Licence & Rights:

Open Licence view details
CC-BY

Creative Commons Attribution
https://creativecommons.org/licenses/by/3.0/

All Rights (including copyright) CSIRO Australia 2014.

Access:

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Data is accessible online and may be reused in accordance with licence conditions

Brief description

Clay minerals are the most reactive inorganic components of soils. They help to determine soil properties and largely govern their behaviors and functions. Clay minerals also play important roles in biogeochemical cycling and interact with the environment to affect geomorphic processes such as weathering, erosion and deposition. This data provides new spatially explicit clay mineralogy information for Australia that will help to improve our understanding of soils and their role in the functioning of landscapes and ecosystems. I measured the abundances of kaolinite, illite and smectite in Australian soils using near infrared (NIR) spectroscopy. Using a model-tree algorithm, I built rule-based models for each mineral at two depths (0-20 cm, 60-80 cm) as a function of predictors that represent the soil-forming factors (climate, parent material, relief, vegetation and time), their processes and the scales at which they vary. The results show that climate, parent material and soil type exert the largest influence on the abundance and spatial distribution of the clay minerals; relief and vegetation have more local effects. I digitally mapped each mineral on a 3 arc-second grid. The maps show the relative abundances and distributions of kaolinite, illite and smectite in Australian soils. Kaolinite occurs in a range of climates but dominates in deeply weathered soils, in soils of higher landscapes and in regions with more rain. Illite is present in varied landscapes and may be representative of colder, more arid climates, but may also be present in warmer and wetter soil environments. Smectite is often an authigenic mineral, formed from the weathering of basalt, but it also occurs on sediments and calcareous substrates. It occurs predominantly in drier climates and in landscapes with low relief. These new clay mineral maps fill a significant gap in the availability of soil mineralogical information. They provide data to for example, assist with research into soil fertility and food production, carbon sequestration, land degradation, dust and climate modeling and paleoclimatic change.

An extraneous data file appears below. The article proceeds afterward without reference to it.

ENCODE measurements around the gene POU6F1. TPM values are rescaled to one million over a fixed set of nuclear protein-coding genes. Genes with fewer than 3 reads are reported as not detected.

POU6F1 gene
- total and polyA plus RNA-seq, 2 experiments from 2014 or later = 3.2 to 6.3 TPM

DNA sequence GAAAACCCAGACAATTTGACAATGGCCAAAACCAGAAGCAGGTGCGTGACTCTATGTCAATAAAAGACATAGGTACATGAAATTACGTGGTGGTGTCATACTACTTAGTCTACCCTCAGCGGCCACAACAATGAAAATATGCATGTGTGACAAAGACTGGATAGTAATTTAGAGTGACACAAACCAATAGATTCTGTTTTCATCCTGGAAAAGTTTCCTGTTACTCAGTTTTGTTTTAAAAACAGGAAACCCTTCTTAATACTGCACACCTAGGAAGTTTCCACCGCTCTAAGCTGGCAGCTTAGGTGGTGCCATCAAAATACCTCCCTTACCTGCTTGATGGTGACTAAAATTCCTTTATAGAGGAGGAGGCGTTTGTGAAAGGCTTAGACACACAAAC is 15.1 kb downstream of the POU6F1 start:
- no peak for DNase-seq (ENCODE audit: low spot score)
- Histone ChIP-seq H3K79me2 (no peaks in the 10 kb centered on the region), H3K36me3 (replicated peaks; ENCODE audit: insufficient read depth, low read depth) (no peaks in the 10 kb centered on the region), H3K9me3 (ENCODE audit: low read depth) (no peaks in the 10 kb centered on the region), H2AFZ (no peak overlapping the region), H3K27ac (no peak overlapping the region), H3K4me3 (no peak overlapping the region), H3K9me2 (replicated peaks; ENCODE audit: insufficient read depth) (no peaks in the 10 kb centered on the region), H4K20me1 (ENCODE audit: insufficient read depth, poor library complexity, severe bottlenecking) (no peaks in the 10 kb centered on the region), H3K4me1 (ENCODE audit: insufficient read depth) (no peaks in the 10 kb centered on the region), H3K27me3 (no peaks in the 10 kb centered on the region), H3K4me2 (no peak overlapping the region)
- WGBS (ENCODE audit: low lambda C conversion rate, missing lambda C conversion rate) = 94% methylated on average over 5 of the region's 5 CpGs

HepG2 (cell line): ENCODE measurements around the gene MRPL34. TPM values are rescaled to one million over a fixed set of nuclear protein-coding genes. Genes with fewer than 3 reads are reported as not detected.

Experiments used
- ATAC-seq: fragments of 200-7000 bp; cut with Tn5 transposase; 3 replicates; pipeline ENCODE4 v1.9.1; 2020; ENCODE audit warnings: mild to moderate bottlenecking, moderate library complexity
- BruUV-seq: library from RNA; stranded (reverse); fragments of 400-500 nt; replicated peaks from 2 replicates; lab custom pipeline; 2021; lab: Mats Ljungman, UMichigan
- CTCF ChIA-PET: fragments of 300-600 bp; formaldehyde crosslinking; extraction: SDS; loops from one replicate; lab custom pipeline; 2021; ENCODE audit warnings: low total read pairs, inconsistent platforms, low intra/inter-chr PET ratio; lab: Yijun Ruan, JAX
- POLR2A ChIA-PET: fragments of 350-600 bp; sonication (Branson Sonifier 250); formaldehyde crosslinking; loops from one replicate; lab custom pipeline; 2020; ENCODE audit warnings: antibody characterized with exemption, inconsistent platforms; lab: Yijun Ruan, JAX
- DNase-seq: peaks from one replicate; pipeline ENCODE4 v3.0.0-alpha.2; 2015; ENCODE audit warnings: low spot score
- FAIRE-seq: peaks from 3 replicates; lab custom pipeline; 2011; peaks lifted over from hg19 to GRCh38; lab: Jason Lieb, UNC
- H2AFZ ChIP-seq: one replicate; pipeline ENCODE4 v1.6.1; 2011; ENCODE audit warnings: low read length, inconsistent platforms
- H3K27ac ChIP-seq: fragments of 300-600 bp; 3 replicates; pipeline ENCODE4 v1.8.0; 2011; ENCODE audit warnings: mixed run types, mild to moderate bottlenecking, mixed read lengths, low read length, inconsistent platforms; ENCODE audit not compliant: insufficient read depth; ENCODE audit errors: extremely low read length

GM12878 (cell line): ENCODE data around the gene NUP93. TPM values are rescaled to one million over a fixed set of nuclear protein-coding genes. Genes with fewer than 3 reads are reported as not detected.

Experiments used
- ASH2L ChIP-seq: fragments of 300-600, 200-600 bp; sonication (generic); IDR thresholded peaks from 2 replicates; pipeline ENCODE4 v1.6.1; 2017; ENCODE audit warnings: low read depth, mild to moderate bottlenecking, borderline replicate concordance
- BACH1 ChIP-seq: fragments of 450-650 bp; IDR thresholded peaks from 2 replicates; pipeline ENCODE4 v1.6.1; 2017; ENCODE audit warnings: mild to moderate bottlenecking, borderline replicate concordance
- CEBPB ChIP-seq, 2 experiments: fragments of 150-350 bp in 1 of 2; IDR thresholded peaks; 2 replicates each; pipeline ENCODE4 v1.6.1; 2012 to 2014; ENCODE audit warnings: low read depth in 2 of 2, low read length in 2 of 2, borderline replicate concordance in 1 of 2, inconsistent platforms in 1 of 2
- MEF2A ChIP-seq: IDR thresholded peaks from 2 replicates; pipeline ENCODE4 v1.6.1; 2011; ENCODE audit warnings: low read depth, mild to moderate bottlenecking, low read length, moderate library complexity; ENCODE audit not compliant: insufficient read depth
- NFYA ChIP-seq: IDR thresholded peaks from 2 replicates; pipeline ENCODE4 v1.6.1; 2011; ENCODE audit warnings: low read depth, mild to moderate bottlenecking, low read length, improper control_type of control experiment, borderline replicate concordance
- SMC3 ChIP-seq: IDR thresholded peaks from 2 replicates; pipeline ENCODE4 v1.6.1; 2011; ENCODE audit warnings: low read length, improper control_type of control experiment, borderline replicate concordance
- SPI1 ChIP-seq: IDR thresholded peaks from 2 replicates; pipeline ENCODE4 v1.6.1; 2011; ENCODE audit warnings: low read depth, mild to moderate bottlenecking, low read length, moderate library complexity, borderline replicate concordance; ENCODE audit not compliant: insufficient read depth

Attributes:
Units of measurement:
1. Abundance of kaolin (0 - 1) for the 0-20 cm and 60-80 cm depths;
2. Abundance of illite (0 - 1) for the 0-20 cm and 60-80 cm depths;
3. Abundance of smectite (0 - 1) for the 0-20 cm and 60-80 cm depths;
4. Ternary RGB image of mineral composition for the 0-20 cm and 60-80 cm depths.

For details please see Viscarra Rossel (2011).

Data Type: Float Grid.
Kaolinite, illite, smectite composite maps in GEOTIFF format.

Map projections: Geographic.

Datum: GDA94

Map units: Decimal degrees.

Resolution: 0.00083333333 degrees.

File Header Information:
ncols 48874;
nrows 40373;
xllcorner 112.91246795654;
yllcorner -43.642475129116;
cellsize 0.00083333333333333;
NODATA_value -9999;
byteorder LSBFIRST.
Click to explore relationships graph

154.01625,-9.98125 154.01625,-44.00125 112.99875,-44.00125 112.99875,-9.98125 154.01625,-9.98125

133.5075,-26.99125